FEDERAL COURT UPHOLDS WISCONSIN’S UNBORN CHILD PROTECTION ACT
Seventh Circuit Court of Appeals says lawsuit against the act is moot
MADISON— Late yesterday the United States Court of Appeals for the Seventh Circuit ruled that the lawsuit brought against Wisconsin’s long-standing Unborn Child Protection Act is moot because the plaintiff moved out of state, making her case null and void.
Wisconsin’s Unborn Child Protection Act became law in 1997 and allows certain state officials and law enforcement agents to help pregnant women who are struggling with substance abuse, which of course helps both the mother and her unborn baby.
“As Wisconsin, like so many other states, faces this opiod crisis and as the number of babies born with drug dependencies increases, to be able to enforce our Unborn Child Protection Act is more important than ever. We are glad for the outcome of this legal challenge and are grateful for Attorney General Brad Schimel’s aggressive defense of this law throughout the legal proceedings. Making sure women and their unborn babies get the help they need is especially critical when dealing with addiction,” said Julaine Appling, president of Wisconsin Family Action.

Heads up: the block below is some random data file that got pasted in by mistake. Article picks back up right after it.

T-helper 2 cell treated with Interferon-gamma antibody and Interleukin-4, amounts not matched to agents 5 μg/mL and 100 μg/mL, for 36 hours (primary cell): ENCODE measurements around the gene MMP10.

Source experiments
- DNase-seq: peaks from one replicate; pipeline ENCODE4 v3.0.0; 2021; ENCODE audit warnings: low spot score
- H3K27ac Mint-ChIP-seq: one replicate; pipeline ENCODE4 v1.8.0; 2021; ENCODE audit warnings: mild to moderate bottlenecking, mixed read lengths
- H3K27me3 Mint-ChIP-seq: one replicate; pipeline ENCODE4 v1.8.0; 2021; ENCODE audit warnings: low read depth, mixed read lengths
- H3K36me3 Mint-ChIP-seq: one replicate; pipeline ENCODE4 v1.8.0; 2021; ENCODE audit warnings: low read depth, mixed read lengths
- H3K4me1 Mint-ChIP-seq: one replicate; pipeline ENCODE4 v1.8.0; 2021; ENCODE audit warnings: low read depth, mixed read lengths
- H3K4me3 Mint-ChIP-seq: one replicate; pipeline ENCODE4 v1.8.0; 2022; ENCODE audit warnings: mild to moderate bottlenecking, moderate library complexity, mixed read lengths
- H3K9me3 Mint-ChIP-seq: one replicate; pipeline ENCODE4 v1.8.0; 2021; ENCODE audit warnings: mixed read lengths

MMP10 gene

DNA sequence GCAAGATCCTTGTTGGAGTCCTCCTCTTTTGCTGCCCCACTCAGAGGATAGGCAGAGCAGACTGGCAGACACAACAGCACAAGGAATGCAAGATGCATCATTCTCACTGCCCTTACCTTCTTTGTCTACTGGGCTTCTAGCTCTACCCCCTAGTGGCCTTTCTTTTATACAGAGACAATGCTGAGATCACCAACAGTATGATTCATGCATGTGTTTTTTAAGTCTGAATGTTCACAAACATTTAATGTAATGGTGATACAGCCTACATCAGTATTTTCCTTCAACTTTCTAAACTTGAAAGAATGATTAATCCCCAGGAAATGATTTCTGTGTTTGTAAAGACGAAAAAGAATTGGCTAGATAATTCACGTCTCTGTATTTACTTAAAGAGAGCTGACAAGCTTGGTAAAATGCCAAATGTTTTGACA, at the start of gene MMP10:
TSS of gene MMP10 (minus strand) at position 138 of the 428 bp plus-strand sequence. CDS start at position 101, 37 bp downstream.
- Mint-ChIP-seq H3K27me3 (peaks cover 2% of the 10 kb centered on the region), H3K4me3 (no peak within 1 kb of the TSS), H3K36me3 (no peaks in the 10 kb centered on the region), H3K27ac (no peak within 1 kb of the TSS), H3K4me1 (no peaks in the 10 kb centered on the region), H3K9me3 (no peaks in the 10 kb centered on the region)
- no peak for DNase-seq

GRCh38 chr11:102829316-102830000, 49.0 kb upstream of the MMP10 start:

Wisconsin Family Action is a statewide, not-for-profit organization actively strengthening, preserving and promoting marriage, family, life and religious liberty in Wisconsin.
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